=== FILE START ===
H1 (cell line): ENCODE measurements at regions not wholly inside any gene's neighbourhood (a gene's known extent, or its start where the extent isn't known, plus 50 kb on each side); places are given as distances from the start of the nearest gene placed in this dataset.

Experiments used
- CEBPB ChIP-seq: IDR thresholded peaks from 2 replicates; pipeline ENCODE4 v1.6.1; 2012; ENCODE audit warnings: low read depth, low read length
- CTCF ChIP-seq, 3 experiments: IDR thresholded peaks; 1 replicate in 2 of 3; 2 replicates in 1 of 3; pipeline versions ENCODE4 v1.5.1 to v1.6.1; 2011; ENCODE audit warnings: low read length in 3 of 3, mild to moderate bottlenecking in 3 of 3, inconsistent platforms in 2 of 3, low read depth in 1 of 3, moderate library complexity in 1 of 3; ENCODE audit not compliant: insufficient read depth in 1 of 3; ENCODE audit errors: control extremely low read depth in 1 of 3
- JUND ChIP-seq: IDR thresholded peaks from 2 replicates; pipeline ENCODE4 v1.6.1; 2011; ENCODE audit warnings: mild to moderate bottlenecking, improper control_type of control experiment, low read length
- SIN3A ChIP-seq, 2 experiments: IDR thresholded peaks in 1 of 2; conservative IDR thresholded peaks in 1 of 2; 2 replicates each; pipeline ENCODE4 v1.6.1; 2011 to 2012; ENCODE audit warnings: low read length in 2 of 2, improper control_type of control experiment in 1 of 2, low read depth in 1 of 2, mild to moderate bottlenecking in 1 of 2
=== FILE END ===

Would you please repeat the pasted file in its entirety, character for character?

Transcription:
H1 (cell line): ENCODE measurements at regions not wholly inside any gene's neighbourhood (a gene's known extent, or its start where the extent isn't known, plus 50 kb on each side); places are given as distances from the start of the nearest gene placed in this dataset.

Experiments used
- CEBPB ChIP-seq: IDR thresholded peaks from 2 replicates; pipeline ENCODE4 v1.6.1; 2012; ENCODE audit warnings: low read depth, low read length
- CTCF ChIP-seq, 3 experiments: IDR thresholded peaks; 1 replicate in 2 of 3; 2 replicates in 1 of 3; pipeline versions ENCODE4 v1.5.1 to v1.6.1; 2011; ENCODE audit warnings: low read length in 3 of 3, mild to moderate bottlenecking in 3 of 3, inconsistent platforms in 2 of 3, low read depth in 1 of 3, moderate library complexity in 1 of 3; ENCODE audit not compliant: insufficient read depth in 1 of 3; ENCODE audit errors: control extremely low read depth in 1 of 3
- JUND ChIP-seq: IDR thresholded peaks from 2 replicates; pipeline ENCODE4 v1.6.1; 2011; ENCODE audit warnings: mild to moderate bottlenecking, improper control_type of control experiment, low read length
- SIN3A ChIP-seq, 2 experiments: IDR thresholded peaks in 1 of 2; conservative IDR thresholded peaks in 1 of 2; 2 replicates each; pipeline ENCODE4 v1.6.1; 2011 to 2012; ENCODE audit warnings: low read length in 2 of 2, improper control_type of control experiment in 1 of 2, low read depth in 1 of 2, mild to moderate bottlenecking in 1 of 2